Photos Reviews

Mixed Doubles

June 1984

by various authors, directed by Mary Jones


The Vicar - by George Melly

Vicar - Gordon Halliday


A Man's Best Friend - by James Saunders

Jackie - Sybil Hopson

Pete - Trevor Collins

Score - by Lyndon Brook

Harry - Gordon Halliday

Sheila - Alison Lambourne

Norma - by Alun Owen

The Woman - Mary Jones

The Man - Philip Jones

Night - by Harold Pinter

The Lawyer - by George Melly

Lawyer - Philip Jones

Permanence - by Fay Weldon

Helen - Gillian Yates

Peter - Brian Bowker

Countdown - by Alan Ayckbourn

The Husband - Jim Orford

The Wife - Louise Wigfield

Silver Wedding - by John Bowen

Audrey - Joan Bowditch

Julian - Ray Parrott

Resting Place - by David Campton

The Old Woman - Margaret Butt

The Old Man - Ben Grimsey

Production Team:

Producer - Mary Jones

Stage - Roy Wheeler & Mike Trout

Lighting - Barry Matthews

Sound - Norman Wren

Front of House - Lynn Trout

Make-up - Diana Lucas

Costumes, Props - by members of the cast

Photographs - Don Steven


From Estuary News:

...Gordon Halliday and Philip Jones... demonstrate great mastery of the skill of timing...

Slap-bang in the middle of Wimbledon fortnight and in that season when many were contemplating the celebration of nuptual bliss, Estuary Players' production of Mixed Doubles provided a welcomed interruption to the first of these institutions, and a timely opportunity to appraise the second.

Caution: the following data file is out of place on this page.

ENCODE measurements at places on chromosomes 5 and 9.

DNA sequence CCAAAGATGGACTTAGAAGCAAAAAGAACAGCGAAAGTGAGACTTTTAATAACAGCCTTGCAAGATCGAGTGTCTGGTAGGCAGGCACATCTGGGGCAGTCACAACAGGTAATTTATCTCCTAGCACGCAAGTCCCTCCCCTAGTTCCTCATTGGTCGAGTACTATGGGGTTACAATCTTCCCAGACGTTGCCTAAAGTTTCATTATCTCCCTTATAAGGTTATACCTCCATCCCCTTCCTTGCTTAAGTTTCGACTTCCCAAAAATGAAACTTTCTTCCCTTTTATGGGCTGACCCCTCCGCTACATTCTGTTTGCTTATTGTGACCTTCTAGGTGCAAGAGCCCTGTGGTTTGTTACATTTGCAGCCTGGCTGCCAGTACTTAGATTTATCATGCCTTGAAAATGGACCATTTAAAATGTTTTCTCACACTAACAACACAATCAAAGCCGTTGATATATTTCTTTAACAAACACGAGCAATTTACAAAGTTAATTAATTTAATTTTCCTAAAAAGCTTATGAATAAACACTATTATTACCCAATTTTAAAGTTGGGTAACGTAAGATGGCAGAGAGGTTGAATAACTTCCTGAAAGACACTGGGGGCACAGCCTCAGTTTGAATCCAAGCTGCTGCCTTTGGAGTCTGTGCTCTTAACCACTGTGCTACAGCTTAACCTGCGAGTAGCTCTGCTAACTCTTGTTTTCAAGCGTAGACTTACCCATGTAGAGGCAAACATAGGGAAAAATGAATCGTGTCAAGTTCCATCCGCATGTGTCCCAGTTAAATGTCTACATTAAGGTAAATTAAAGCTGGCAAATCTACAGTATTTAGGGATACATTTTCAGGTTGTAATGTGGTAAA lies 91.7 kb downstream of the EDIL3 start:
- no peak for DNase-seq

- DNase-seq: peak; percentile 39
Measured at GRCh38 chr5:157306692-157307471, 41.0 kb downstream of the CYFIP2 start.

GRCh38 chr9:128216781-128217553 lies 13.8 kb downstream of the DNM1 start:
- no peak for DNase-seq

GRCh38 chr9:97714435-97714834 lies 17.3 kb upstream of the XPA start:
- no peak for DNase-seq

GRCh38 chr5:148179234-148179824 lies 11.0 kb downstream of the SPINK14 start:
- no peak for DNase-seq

When Trevor Collins, the 'blushing groom', made clear his intention to tune his guitar at half-hourly intervals throughout his honeymoon, the mould was set. The eight episodes from married life were often hilarious, occasionally sad, but always tragic. How much do doubles players know, understand and think about each other? How tolerant are they of each other? How much do they take for granted? These were the questions that burned long after the lights had gone down.

As the evening bounced from wedlock to deadlock (view that as you will), there were some sparkling performances as each of the couples revealed their own marital truth. Jim Orford and Louise Wigfield, in Ayckbourn's Countdown, switched from speech to thought in a manner both fluent and convincing, while Joan Bowditch's treatment of Ray Parrott on their twenty-fifth anniversary was positively menacing.

The whole presentation was neatly boxed by Melly's Vicar and Lawyer, allowing Gordon Halliday and Philip Jones, respectively, to demonstrate great mastery of the skill of timing.

A large part of the credit for stimulating these performances and for working ten disparate elements into a very cohesive whole undoubtedly goes to Mary Jones, the producer.

I look forward to your next one, Mary.

- Reviewed by: Anon


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